Your weekly guide to what's really going on in the world of books
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Wednesday 09 January 2013
They might be much-lauded grandees of the literary world, but Martin Amis, Salman Rushdie and Naomi Wolf were all gleefully cut down to size by acid-tongued reviewers last year. The critics responsible are now vying for their own honour: that of Hatchet Job of the Year.
Londonistan, By Melanie Phillips
The Noughties, By Ben Masters
The Man Who Forgot His Wife, By John O'Farrell
Tea at the Midland, By David Constantine
Will We Ever Speak Dolphin, Ed by Mick O'Hare
Sunday 04 November 2012
Paperback reviews of the week
Saturday 04 August 2012
Where are you now and what can you see? In the office of the house I'm renting in Los Angeles. I can see palm trees and all sort of lush foliage. Also, the sparkly water of the hot tub.
Thursday 26 July 2012
Four first-time novelists are in the running for the prestigious £50,000 literary award
Tuesday 17 July 2012
Back in the days before I wrote columns – the epoch BC, I call it – there was one type of column I used to hate more than any other: the summer reading-list column. This chunk of vanity and self-regard, usually trotted out in the third week of July, could always be relied upon to tell you nothing about the writer's actual reading, and everything about his or her intellectual pretensions.
Sunday 15 July 2012
Or maybe I'm just getting on a bit. Trend alert 2! Ignorance is the new innocence ‑ everyone's claiming the Murdoch Defence nowadays
Thursday 12 July 2012
Programmes were not distributed until after the show, but you were handed a single sheet of white paper, blank except for one typed word – mine, somewhat dispiritingly, was "sock" – as you made your way into the Purcell Room for this European premiere of a short play by Don DeLillo.
Saturday 16 June 2012
My question this week: which did Hogarth enjoy drawing more – Gin Lane or Beer Street? Or to put it a different way, which panel do you think he drew first?
Friday 08 June 2012
The effortlessly irritating Nick Clegg has done it again. Clegg the would-be writer has stepped forward, as tentative and unsatisfactory as Clegg the politician. In the latest issue of Easy Living, the Deputy Prime Minister reveals that he would like to write a novel one day. "I find writing very therapeutic," he says. "I would love to emulate the style of one of my favourite writers, J M Coetzee, although I don't think I ever could." During his twenties, he embarked on a novel inspired by another of his literary idols, Gabriel Garcia Márquez, but he abandoned it after 120 "shockingly bad" pages.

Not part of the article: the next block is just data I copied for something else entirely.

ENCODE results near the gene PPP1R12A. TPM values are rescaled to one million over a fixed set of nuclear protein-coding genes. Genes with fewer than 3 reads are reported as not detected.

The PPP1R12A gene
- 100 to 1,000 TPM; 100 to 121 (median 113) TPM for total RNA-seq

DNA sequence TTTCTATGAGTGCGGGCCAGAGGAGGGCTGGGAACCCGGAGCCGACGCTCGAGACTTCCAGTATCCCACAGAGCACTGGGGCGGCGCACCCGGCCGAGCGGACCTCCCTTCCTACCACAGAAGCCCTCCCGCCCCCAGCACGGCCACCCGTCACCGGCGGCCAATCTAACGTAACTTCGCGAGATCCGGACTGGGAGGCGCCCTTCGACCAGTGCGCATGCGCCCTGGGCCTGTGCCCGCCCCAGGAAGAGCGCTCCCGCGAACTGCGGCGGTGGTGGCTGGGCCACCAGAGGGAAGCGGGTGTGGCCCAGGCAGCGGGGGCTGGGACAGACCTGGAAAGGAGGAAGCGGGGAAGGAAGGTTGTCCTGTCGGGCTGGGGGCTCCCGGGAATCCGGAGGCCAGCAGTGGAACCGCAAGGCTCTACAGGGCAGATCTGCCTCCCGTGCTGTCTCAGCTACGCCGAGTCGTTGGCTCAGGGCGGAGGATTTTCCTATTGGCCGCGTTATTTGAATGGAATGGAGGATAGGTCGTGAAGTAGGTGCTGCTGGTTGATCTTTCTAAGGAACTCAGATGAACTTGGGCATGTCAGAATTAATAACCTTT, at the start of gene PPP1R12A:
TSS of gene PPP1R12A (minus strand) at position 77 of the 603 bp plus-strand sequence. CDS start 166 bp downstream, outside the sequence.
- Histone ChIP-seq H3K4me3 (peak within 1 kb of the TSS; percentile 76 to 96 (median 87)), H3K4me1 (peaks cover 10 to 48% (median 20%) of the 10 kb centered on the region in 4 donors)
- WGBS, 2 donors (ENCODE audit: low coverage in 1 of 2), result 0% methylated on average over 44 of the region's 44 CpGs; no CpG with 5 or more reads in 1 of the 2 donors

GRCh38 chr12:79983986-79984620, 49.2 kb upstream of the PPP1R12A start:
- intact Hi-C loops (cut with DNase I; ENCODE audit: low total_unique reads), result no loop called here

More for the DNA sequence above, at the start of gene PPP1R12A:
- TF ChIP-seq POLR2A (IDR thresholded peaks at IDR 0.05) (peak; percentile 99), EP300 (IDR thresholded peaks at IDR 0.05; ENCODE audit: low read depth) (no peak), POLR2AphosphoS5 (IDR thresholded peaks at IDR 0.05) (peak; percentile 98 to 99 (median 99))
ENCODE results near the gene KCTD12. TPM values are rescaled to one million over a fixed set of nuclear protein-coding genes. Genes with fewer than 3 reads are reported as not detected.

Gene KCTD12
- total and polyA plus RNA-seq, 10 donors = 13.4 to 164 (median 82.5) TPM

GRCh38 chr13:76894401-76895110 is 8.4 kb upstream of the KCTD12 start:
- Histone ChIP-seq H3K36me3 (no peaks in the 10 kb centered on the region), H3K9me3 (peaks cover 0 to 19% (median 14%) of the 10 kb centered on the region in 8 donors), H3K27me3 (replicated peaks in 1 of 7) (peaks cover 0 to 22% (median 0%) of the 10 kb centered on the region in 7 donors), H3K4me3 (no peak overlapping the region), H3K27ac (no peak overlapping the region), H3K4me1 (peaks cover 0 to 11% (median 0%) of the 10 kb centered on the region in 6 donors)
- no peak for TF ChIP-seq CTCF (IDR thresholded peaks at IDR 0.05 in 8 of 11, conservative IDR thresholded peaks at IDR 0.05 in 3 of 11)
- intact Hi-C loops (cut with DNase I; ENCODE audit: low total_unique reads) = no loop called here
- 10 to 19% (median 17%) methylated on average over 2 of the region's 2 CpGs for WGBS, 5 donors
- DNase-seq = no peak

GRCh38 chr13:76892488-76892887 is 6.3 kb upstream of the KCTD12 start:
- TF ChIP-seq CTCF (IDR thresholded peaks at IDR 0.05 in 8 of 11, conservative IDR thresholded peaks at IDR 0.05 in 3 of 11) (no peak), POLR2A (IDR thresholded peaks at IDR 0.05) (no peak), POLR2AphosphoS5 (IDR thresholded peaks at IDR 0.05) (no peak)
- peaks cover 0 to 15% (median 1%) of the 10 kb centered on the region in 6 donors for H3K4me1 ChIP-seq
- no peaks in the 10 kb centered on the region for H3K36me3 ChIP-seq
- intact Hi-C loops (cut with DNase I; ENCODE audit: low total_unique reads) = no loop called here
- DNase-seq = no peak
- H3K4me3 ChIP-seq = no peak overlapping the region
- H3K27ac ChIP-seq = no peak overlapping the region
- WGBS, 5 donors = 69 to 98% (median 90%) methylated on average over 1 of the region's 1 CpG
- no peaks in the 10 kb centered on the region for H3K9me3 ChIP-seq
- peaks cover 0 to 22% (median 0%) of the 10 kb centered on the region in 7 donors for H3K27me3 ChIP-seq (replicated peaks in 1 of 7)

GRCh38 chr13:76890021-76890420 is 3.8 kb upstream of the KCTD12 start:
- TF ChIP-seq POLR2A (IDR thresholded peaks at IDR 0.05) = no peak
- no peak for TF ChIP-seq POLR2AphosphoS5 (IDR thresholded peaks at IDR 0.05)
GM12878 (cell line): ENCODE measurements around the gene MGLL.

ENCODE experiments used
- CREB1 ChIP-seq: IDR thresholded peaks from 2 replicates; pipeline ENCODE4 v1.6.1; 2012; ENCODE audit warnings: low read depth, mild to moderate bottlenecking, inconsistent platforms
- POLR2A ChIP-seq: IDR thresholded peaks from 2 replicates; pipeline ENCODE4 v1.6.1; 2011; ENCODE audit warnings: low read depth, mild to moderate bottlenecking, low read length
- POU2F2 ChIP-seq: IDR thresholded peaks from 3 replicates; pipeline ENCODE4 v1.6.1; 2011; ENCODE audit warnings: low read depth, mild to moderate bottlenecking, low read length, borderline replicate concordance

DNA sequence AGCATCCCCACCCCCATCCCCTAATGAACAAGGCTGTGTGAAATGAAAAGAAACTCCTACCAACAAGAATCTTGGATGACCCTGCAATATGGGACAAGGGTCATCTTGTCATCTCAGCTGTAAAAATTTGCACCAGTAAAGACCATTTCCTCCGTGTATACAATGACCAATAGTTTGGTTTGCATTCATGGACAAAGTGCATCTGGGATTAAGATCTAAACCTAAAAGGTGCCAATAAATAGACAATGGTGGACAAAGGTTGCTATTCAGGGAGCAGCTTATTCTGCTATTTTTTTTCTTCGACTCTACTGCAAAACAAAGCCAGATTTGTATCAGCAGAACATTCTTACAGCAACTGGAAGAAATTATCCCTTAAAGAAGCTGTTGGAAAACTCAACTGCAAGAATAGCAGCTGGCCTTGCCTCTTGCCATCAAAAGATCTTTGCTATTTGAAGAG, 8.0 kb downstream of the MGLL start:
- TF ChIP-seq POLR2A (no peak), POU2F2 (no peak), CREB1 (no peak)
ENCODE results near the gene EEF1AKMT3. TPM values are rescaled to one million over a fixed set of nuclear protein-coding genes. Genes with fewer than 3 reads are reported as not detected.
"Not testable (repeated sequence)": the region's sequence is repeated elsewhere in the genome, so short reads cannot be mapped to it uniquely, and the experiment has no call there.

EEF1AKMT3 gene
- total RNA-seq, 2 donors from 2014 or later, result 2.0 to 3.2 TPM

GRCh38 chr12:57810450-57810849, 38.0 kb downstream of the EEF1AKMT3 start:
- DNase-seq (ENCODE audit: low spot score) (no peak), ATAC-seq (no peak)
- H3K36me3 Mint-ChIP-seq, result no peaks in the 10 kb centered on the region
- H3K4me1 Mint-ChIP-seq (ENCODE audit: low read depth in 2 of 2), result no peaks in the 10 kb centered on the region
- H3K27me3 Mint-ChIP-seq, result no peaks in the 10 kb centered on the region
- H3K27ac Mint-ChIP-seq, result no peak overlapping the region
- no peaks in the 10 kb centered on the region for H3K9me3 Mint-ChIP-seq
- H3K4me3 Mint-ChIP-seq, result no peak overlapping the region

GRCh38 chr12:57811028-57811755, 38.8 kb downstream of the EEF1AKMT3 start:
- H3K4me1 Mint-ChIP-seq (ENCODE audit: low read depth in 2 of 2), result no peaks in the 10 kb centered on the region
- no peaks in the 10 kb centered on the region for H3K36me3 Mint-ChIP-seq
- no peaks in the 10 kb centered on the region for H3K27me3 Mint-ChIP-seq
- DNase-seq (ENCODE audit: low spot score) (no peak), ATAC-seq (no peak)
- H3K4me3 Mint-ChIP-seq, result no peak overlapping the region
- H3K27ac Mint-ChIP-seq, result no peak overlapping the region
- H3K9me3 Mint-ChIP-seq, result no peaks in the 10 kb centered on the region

Friday 06 January 2012
When I interviewed Edmund White for a newspaper profile, that supremely gifted photographer Jane Bown came along to take the pictures. In a swift stroke of impromptu genius,she turned the straggly greenery behind a London hotel patio into an antique bower, with White as a sprite – half-Puck, half-Pan – grinning out from between the leaves. If mayhem and upheaval often follow in his spirit's wake, then their passage will leave, beyond the heartbreak and bewilderment, happiness and even some hilarity behind.
Saturday 24 December 2011
Finding in his illness proof that an atheist dies better than a Christian strikes me as tasteless
Tuesday 29 November 2011
Friday 11 November 2011
It was Private Eye's anonymous critic, reviewing a Yann Martel novel, who warned of the dangers of writing about animals and allegory. He (or she) could usefully have gone on to advertise some of the perils of writing a biography of a living person. First, there is the problem of getting the subject on your side and keeping him there, never mind the threat to your objectivity that this relationship may nurture. Then there is the task of cajoling people who know him (who may regard the enterprise as a vanity project) to talk. Finally, there is the thought that most of your conclusions will necessarily be provisional, as the person may have two or three decades of vigorous existence still to live.
Sunday 05 April 2009
Friday 27 February 2004
Britain to take more refugees as Cameron bows to pressure after more than 250,000 back our campaign
Senior British politicians tell David Cameron: When dead children are being washed up on beaches – it's time to act
Jeremy Corbyn calls Osama bin Laden's killing a 'tragedy' - but was it taken out of context?
If these extraordinarily powerful images of a dead Syrian child washed up on a beach don't change Europe's attitude to refugees, what will?
Make your voice heard: Sign The Independent's petition to welcome refugees
If you're not already angry about the refugee crisis, here's a history lesson to remind you why you really should be
- 2 'Heartbreaking' Syria orphan photo wasn't taken in Syria and not of orphan
- 4 Orthorexia nervosa: How becoming obsessed with healthy eating can lead to malnutrition
- 5 Bryan Cranston speaks candidly about wealth